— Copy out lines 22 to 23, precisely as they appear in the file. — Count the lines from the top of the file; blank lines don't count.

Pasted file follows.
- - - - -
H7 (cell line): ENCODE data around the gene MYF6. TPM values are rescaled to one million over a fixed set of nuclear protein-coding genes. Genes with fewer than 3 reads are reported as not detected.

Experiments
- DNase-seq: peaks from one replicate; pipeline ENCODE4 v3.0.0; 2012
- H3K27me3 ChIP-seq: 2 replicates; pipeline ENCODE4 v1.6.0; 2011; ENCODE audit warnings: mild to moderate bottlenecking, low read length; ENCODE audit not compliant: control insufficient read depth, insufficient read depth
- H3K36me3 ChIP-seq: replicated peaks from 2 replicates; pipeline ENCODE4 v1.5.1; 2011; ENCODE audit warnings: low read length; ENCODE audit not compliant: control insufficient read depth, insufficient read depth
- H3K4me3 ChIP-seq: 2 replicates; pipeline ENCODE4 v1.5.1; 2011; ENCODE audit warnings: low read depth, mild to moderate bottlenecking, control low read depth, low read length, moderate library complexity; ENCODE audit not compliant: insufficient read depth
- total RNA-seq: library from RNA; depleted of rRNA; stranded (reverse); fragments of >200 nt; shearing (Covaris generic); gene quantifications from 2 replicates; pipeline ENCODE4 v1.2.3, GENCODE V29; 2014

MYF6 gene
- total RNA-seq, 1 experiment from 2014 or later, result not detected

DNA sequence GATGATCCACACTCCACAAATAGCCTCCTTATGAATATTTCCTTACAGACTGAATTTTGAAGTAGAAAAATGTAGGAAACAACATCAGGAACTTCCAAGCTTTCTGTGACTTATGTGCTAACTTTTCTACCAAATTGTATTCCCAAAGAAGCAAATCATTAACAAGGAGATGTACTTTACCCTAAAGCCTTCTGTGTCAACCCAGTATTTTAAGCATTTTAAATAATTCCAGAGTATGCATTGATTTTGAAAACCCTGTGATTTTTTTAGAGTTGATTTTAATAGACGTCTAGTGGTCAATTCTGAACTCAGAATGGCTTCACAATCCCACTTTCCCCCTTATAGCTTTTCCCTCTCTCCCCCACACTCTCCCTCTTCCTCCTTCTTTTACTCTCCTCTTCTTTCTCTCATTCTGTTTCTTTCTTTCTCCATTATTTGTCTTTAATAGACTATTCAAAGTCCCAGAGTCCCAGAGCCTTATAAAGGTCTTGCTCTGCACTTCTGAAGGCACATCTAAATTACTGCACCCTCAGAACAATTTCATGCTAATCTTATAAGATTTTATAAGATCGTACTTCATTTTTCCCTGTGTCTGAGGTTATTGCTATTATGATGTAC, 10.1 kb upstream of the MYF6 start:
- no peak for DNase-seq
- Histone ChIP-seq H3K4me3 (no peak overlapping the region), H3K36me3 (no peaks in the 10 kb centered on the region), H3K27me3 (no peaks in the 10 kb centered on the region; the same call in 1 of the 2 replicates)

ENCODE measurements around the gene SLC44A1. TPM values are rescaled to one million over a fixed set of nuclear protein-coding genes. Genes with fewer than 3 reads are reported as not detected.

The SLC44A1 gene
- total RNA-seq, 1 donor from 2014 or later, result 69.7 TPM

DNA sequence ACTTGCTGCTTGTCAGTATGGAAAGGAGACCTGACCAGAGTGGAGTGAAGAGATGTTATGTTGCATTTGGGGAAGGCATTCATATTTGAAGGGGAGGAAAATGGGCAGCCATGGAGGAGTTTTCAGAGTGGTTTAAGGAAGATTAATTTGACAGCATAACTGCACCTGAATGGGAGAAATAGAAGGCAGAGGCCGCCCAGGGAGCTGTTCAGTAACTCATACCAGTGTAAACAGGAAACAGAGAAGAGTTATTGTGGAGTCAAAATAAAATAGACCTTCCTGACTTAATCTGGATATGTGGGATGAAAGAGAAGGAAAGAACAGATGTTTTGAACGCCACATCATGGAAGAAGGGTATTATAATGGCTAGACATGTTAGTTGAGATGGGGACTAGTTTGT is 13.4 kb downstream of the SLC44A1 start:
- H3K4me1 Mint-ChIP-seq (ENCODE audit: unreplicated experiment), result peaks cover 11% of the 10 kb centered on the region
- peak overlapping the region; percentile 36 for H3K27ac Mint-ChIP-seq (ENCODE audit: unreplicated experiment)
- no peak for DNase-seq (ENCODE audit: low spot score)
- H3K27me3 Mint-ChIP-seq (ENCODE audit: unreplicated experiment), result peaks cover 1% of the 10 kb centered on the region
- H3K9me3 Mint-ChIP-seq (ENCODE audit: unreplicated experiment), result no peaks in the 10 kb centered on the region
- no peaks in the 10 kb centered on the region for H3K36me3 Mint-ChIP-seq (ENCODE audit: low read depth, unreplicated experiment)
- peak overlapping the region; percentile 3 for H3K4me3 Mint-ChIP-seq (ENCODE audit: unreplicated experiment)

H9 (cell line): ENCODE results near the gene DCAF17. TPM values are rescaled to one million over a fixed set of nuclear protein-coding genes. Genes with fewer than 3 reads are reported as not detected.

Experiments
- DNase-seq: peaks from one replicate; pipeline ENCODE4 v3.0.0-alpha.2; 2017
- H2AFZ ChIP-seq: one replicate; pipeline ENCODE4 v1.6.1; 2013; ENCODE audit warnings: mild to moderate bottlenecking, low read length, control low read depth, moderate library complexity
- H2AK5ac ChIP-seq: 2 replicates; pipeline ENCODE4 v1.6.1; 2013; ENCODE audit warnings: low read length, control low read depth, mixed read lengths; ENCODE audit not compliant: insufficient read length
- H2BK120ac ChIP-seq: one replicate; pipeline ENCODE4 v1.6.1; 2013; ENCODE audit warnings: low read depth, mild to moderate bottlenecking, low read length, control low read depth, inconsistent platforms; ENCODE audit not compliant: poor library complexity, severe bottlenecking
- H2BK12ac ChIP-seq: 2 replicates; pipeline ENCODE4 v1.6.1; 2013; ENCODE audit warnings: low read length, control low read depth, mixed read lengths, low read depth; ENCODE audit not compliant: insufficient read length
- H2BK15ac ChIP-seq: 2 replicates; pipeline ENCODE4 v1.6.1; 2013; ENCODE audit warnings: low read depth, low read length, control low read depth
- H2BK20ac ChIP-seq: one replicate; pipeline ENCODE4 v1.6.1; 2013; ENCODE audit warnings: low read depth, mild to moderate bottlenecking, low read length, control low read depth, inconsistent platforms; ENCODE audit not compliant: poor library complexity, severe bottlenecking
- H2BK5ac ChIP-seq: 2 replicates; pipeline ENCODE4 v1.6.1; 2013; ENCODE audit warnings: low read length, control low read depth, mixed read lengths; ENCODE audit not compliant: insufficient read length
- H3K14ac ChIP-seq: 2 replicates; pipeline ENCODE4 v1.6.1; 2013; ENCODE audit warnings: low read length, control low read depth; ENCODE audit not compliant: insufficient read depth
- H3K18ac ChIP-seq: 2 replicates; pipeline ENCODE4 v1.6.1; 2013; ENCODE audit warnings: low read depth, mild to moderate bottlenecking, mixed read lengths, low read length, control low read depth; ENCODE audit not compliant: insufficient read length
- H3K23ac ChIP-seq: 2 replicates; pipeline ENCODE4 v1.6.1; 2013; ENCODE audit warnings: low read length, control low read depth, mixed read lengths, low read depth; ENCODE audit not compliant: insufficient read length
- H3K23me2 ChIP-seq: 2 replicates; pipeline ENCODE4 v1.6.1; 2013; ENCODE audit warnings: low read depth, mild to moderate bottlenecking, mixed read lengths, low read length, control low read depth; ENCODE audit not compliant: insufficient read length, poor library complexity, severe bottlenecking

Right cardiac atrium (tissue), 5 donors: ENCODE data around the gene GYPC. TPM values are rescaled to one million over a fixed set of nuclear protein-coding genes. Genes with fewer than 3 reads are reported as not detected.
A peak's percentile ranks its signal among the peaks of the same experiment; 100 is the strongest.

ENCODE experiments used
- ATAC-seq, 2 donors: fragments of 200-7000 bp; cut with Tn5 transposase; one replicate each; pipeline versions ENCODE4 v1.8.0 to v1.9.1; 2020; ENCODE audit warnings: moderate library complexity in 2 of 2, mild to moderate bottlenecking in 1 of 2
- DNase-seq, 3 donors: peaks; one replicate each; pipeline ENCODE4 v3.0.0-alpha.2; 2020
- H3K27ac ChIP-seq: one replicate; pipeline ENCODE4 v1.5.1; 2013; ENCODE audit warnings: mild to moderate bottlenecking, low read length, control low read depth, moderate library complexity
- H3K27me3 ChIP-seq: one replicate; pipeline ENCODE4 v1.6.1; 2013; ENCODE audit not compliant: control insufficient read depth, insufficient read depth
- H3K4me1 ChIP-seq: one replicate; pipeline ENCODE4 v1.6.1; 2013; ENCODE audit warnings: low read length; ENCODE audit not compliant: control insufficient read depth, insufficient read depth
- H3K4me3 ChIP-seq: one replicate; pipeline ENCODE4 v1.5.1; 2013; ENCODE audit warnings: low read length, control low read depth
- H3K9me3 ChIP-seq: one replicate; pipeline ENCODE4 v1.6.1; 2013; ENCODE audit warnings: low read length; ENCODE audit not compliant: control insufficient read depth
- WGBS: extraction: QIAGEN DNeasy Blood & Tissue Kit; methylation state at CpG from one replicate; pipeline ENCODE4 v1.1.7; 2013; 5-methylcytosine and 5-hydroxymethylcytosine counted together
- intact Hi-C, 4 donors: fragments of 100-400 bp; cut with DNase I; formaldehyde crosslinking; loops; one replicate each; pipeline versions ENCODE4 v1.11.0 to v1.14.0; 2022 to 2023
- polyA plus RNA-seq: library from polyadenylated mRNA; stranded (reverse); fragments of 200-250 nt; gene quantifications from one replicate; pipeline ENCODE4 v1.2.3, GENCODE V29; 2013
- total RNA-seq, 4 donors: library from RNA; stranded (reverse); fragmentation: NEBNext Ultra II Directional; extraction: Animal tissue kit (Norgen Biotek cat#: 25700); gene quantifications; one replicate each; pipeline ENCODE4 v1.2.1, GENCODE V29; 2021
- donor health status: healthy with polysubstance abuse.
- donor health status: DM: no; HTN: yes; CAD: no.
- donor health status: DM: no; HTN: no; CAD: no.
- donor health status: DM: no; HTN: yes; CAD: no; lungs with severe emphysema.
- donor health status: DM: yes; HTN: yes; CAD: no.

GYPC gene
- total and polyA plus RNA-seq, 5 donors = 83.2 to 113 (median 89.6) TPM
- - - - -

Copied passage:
- no peaks in the 10 kb centered on the region for H3K36me3 Mint-ChIP-seq (ENCODE audit: low read depth, unreplicated experiment)
- peak overlapping the region; percentile 3 for H3K4me3 Mint-ChIP-seq (ENCODE audit: unreplicated experiment)